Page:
It’s remarkable what a difference accurate multi-touch can make for interface design, especially when the surface is scaled relative to the human body (sorry, iPhone). Jeff Han’s work, widely spread around the blogosphere, is significant because his team has really rethought the whole interface. Gestures for moving things around in 3D space just make perfect sense. The only bad news is that large-scale back-projected screens take up space, and make possible a number of implementation details that wouldn’t work (for the time being) on smaller displays. The good news is, this kind of work could soon be finding its way into performances. Right now, live visualists still focus on the DJ mixer as their primary performance metaphor — a surprisingly deep resource, to be sure, but likely only scratching the surface of what could be possible.

Via Mac Rumors

Half of you readers right now I think are at NYU, so, ahem, feel free to fill us in. (Or join in a chorus of “Our Dear Old NYU”, if you like. Darnit, CUNY needs a song.)

  • rupert

    Looks amazing, but looks like they still need to find a 'need' for it. In the examples, all they are doing is moving pictures and zooming in and out of maps, not truly useful. I can see it being useful in niche areas, like medical research to visualise protein structure, beyond that, its just looks cool…

  • http://createdigitalmusic.com Peter Kirn

    True, although people could have said the same thing as the mouse began to displace the joystick in the early 80s (at which point the latter was more popular for the same tasks). On the other hand, you can't really paint with a joystick — and you can do all of these things, I agree.

    Now watching it again … the one truly unique function seems to be collaborative use; that's the one thing I can't imagine doing via another interface. I want to see more use of music, ideally via a different interface. You know, we're so immersed in the world of UIs built around mice and screens that it's very hard to think beyond them. It'll be interesting to see if someone does find a need in the future.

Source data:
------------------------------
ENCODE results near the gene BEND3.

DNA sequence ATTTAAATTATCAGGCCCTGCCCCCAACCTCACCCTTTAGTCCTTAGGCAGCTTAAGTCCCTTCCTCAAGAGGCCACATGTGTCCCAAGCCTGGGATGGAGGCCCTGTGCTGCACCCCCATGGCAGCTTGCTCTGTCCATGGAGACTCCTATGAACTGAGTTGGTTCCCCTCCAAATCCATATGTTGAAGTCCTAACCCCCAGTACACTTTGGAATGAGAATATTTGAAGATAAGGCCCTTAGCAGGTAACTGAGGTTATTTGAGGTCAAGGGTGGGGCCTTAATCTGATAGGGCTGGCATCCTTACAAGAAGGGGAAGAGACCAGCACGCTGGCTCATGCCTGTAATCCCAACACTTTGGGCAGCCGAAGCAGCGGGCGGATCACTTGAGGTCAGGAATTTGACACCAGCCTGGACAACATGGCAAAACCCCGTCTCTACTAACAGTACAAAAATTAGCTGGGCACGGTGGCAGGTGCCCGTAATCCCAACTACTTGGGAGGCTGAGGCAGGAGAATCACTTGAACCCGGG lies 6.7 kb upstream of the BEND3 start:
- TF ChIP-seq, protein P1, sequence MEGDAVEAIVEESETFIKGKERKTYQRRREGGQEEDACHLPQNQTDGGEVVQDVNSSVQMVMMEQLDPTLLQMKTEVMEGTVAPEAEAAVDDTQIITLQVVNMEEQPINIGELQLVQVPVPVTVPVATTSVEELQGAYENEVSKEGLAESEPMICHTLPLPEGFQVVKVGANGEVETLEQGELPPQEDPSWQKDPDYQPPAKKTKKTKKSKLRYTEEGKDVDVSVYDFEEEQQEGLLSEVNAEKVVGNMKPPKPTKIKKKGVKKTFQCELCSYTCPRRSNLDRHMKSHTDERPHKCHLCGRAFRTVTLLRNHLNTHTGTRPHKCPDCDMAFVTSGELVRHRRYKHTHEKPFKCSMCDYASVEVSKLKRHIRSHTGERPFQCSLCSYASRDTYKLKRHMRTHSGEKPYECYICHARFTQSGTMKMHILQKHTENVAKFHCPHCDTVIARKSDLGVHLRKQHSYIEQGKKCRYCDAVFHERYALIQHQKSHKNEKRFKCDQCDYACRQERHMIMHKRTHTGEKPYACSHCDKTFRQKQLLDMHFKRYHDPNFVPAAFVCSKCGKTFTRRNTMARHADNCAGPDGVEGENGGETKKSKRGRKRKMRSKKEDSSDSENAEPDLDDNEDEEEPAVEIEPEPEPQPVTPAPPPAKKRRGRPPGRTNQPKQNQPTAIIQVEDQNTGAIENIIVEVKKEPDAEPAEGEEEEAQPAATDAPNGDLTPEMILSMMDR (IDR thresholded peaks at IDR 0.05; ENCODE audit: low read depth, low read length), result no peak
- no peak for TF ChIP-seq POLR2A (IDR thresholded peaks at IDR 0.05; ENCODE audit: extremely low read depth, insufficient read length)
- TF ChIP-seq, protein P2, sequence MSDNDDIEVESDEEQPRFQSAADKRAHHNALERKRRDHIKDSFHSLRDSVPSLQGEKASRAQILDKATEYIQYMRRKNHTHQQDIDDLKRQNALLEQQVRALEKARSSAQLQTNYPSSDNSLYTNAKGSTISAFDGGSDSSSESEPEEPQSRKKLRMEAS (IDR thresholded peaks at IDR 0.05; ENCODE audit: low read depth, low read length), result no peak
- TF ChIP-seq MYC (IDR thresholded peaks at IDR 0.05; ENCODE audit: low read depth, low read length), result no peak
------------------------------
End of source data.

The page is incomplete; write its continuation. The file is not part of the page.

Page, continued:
• http://www.todaycreate.com Mike Creighton

    Personally, I actually think there is a need for it. Right now, traditional means of interacting with computers have really relied on a mouse (or other single-point input device) and a keyboard. Thus, all applications that are currently being written have only those things to consider when being developed.

    By moving to something like this very large-scale multi-touch device, we can really begin thinking of application development in a completely different way. Suddenly gestures become important in addition to thinking beyond the single-point focus which dominates computing today.

    Granted, I don't think this technology will make a better Word or Excel experience, but from a creative application perspective, I see this opening up worlds of opportunity while bringing users that much closer to communicating / interfacing more fluently with computing.

  • http://createdigitalmusic.com Peter Kirn

    Right, but the question was whether these demo apps were truly different, and so far I can see most of them working with a mouse (albeit perhaps less easily).

    That said, we're removing the question of context: this is a large display, a collaborative display, and one that could be installed in places where keyboards and mice are totally impractical.

    So there are still very compelling needs. To your point, though, Mike, I think this demo only scratches the surface of what's possible in application design. Given the progress Han and co. have made so far, maybe we'll see more as this evolves.

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  • Surgeon

    Im preety sure this is massively useful. For many people that still live in the Microsoft Dream World i believe it may be too complicated or even useless. The applications for this are just endless… The new apple iPhone is a good example of the use of this technology of Multitouch display… The future is without too much buttons and handles, but yes; clever Design finely adapted to us.

    cheers.

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  • Alex

    I think this would be very very useful, as mentioned, especially the medical field as well as graphic design and arts. Currently our minds are locked in the point and click interface, once we break free of this, many applications can become available. For example, a multi touch based Photoshop design, with a tool selection toolbar, etc. could be extremely innovative.

    I'm looking into making my own multi touch device, should obviously not as elaborate or large and touch sensitive screens are also expensive, so I will be looking for an alternative

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